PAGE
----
Are we averse to thinking?
Do you enjoy sitting in solitude and thinking by yourself without fidgeting with your smartphone every few minutes? If your answer is no, do not worry, as it turns out you are not alone! A recent study published in the journal of Science by Dr. Timothy D. Wilson and his team from University of Virginia, shows that people prefer doing mundane activities as opposed to thinking!
One is virtually never alone in this day and age of incessant external inputs via Facebook and Twitter. As a result, perhaps not so surprisingly this study reports statistics from a recent survey that finds 83% of American adults spend no time relaxing or thinking in any given day. This piece of interesting data prompted a few intriguing questions posed by Dr. Wilson and his team. The basic premise of the question is, as the researchers ask - "Is this because people do not enjoy having nothing to do but think"? In this jet-setting information age, are we so overloaded with data that we do not have time to think? Or is it that, as humans we are generally wired not to do so!
In order to find an answer to this question the researchers turned to a set of people who are most likely to think -Students! A total of 413 college students participated in the behavioral research for either pay or course credit as compensation. Participants were seated in a sparsely furnished room and asked to think by themselves. The thinking period ranged from 6-15 minutes. In general, participants were asked to remain awake during the whole duration of the study and occupy themselves with their thoughts. Later, after the test, the participants were given a questionnaire and asked to rate how pleasant the "thinking period" was and if they could concentrate without distractions.
Now the impetus on thinking was paramount in this study, so there were provided with no distractions whatsoever. Despite best efforts, due to experimenter oversight an instruction sheet was left in the room by mistake. A participant was so uncomfortable thinking that he practiced origami instead! Such cases were dropped from the study sample. In order to eliminate bias, the researchers informed one group of students how long the thinking period would be and asked to follow time on a clock. Whereas, another group was not given clocks and only given a time estimate of 10-15 minutes to think. In both cases, the participants reported difficulty in concentration despite having no competition for their attention.
To further eliminate ambiguity of an unfamiliar environment influencing the outcome of the experiments, in another test, the researchers conducted an experiment where the participants could complete the task of "sitting alone and thinking" at home. Even then, participants did not enjoy thinking by themselves and reported that they had cheated by engaging in an external activity. On the contrary, when the participants were asked to engage in activities like reading a book, surfing the Web or listening to music, albeit non-social, they seemed to prefer them much more to simply thinking. Could this imply that we may actually prefer multi-tasking while thinking? Something else to be noted in this study is that, participants were not allowed to engage in any "social activity" like texting or emailing others. This raises another question - Do we think best in company of others where there is free flow of conversation and discussion versus monologue with one's own brain? Such questions could motivate further exciting research in the future.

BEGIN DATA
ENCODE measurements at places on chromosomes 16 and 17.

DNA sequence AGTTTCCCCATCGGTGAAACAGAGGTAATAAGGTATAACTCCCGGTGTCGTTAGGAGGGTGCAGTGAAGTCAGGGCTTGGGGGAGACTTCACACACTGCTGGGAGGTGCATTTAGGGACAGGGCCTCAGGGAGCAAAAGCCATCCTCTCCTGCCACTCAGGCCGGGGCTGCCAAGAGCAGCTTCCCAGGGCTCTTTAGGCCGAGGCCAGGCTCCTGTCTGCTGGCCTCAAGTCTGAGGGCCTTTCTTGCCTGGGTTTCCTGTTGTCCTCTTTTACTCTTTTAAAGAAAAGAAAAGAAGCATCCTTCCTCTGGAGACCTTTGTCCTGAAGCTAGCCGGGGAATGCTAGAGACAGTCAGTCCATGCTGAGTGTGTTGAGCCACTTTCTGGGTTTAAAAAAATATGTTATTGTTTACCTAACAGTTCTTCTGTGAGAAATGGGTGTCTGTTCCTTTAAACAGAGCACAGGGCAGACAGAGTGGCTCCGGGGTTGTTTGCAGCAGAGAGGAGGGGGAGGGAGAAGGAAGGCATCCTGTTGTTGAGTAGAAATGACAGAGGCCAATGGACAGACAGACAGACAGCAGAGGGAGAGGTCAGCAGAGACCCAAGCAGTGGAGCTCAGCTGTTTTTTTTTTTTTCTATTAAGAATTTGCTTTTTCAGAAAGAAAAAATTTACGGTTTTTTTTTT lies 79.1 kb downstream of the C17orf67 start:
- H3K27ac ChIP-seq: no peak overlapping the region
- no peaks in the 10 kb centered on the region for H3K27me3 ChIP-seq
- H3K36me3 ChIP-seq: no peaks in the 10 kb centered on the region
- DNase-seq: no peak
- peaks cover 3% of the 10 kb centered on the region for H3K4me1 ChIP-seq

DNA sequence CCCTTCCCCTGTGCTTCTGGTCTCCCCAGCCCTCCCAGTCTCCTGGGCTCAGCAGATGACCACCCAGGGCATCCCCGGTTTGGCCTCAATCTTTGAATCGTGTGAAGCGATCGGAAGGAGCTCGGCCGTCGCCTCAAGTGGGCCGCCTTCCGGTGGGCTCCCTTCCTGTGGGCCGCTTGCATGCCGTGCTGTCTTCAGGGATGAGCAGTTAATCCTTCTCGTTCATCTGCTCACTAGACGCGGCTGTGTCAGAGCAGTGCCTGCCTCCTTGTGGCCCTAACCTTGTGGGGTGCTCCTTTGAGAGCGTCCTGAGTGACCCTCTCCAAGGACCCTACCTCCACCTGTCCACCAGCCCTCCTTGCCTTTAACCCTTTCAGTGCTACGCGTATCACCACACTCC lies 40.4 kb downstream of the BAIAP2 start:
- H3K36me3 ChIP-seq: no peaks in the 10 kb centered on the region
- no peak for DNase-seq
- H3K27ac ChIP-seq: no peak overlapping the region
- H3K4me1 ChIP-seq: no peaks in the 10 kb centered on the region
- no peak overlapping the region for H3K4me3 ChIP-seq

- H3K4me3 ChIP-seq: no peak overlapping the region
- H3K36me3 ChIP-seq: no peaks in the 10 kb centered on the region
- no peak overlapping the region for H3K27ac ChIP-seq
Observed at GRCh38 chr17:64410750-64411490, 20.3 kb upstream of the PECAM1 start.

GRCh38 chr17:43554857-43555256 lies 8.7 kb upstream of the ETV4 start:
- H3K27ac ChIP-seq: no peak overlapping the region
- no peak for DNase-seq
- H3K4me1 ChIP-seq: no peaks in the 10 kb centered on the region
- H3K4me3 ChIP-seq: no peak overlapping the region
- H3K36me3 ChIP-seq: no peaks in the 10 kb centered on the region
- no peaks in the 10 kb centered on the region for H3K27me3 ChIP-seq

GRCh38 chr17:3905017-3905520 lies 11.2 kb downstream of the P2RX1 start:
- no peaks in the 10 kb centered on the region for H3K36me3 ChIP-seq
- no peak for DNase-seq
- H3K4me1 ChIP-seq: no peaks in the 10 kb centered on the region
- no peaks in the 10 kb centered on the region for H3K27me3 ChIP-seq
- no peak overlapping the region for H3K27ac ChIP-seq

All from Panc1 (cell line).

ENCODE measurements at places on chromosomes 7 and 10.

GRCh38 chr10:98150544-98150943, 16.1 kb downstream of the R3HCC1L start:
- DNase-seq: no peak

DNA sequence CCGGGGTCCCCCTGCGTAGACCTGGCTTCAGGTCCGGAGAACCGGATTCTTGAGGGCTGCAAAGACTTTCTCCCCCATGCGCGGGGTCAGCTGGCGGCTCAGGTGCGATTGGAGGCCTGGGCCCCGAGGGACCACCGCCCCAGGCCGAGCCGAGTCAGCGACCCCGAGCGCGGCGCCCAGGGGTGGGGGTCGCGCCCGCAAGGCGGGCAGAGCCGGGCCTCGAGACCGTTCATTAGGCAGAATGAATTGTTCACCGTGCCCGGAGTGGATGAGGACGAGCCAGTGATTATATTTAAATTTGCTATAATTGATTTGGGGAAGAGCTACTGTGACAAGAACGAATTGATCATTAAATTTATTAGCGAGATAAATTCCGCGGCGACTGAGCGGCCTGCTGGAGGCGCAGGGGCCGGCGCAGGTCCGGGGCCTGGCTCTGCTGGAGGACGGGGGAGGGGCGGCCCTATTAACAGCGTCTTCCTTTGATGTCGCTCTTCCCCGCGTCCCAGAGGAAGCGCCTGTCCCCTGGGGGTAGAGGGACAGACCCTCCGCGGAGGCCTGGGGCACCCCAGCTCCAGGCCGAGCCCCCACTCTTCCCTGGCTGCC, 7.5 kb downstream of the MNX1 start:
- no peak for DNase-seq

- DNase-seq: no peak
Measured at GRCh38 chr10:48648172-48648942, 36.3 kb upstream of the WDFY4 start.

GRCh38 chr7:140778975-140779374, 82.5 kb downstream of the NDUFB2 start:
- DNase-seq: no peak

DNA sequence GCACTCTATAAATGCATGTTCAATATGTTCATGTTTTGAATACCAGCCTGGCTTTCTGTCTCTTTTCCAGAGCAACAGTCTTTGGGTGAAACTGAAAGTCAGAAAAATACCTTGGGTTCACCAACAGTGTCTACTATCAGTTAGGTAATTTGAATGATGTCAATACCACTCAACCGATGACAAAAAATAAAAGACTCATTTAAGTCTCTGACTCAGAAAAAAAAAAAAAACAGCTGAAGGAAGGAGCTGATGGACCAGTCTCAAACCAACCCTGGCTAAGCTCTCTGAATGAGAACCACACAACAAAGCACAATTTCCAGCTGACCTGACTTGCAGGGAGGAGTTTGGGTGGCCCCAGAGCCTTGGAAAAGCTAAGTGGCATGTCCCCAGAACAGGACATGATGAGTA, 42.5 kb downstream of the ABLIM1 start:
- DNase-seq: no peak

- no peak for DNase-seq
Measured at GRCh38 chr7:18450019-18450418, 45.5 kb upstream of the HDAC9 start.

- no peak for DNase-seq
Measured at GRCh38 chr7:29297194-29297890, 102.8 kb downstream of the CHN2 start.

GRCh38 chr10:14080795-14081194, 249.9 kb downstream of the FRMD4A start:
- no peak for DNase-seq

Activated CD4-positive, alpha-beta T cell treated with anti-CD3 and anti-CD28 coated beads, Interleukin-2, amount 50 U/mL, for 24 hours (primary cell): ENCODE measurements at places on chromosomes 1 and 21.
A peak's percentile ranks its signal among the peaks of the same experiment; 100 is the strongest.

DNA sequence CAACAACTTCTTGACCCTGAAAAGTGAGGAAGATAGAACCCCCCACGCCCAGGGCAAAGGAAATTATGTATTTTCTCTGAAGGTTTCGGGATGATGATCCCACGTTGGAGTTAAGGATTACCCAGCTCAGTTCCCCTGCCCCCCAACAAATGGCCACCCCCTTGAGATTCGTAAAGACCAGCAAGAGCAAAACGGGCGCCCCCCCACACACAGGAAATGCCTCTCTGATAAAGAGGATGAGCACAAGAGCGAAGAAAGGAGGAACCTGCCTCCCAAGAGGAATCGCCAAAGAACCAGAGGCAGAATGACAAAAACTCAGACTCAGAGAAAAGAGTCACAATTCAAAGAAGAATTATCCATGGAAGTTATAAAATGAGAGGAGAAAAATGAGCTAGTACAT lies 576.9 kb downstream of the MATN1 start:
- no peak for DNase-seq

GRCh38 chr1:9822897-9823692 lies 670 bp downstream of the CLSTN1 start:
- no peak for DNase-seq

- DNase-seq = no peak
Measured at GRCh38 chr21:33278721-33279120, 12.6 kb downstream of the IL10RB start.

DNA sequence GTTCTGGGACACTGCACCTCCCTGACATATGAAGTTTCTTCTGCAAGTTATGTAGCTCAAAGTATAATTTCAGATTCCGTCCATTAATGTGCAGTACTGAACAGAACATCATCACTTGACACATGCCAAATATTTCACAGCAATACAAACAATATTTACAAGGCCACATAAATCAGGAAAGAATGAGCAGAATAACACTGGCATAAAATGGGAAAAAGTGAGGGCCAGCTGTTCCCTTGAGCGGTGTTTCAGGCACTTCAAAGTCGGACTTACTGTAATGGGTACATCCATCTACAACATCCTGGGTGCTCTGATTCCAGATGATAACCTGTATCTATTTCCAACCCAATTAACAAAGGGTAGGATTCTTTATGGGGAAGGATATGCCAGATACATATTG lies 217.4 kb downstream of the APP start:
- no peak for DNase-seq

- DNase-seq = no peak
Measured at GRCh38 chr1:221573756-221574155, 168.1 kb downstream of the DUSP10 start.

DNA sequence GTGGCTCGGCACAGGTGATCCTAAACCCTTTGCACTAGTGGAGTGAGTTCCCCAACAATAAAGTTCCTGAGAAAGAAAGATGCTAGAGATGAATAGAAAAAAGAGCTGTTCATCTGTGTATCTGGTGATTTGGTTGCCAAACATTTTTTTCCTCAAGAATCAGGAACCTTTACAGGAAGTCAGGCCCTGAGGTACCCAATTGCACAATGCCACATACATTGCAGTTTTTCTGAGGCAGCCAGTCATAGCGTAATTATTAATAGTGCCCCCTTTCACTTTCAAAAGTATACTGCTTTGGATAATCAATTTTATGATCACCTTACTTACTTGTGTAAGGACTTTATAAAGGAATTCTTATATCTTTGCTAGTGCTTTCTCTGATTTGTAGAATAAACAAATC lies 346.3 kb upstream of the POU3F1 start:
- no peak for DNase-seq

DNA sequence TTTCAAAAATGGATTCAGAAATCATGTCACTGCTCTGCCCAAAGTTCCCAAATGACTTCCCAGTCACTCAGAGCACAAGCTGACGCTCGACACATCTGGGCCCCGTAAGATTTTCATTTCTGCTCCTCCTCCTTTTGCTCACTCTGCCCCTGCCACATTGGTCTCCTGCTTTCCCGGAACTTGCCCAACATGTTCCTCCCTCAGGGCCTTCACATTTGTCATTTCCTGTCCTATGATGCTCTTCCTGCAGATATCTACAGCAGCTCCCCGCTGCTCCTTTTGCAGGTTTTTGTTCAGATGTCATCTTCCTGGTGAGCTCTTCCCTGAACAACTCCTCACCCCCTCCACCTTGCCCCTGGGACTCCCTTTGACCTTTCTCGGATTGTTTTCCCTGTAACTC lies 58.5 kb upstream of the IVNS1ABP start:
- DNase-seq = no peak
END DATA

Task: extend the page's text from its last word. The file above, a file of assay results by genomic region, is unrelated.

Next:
In order to verify that these results hold good in general and is not specific to students, the researchers conducted the study with people from different walks of life. The scientists found that people in general, have difficulty in controlling their brain from other distractions and just thinking pleasant thoughts, irrespective of gender, age, profession, education or income.
Since it was now obvious that people prefer to do something even if it is mundane as opposed to nothing, Dr. Wilson and colleagues went on to ask -"Would you rather do something unpleasant rather than no activity at all"? Alarmingly enough, they found that the answer was a yes! The researchers reported that compared to the women participants, majority of the men preferred administering electric shock to themselves as opposed to receiving no stimulation and simply thinking! Could this result suggest that aversion to thinking has a gender bias? The researchers speculate that one of the reasons why thinking is so unpleasant is due to the focus on one's shortcomings and negative thoughts that come up when left alone.
In the past few centuries, Germany has produced great many thinkers like Karl Marx, Arthur Schopenhauer, Friedrich Nietzsche, to name a few. In comparison at this modern age, where do we stand? Are we happy with having a vegetative state of the brain? Perhaps our brain is taxed with a plethora of unnecessary information overload from the internet and therefore is too tired to think. A solution to this problem could be to train your brain! As the researchers say, past studies have shown that mind is a difficult place to control and one particularly is averse to steering one's thoughts in pleasant directions and keeping them there. Practicing yoga and self-mediation among other techniques would be quite beneficial in disciplining and controlling the brain. As Winston Churchill once famously said, "The empires of the future are the empires of the mind"!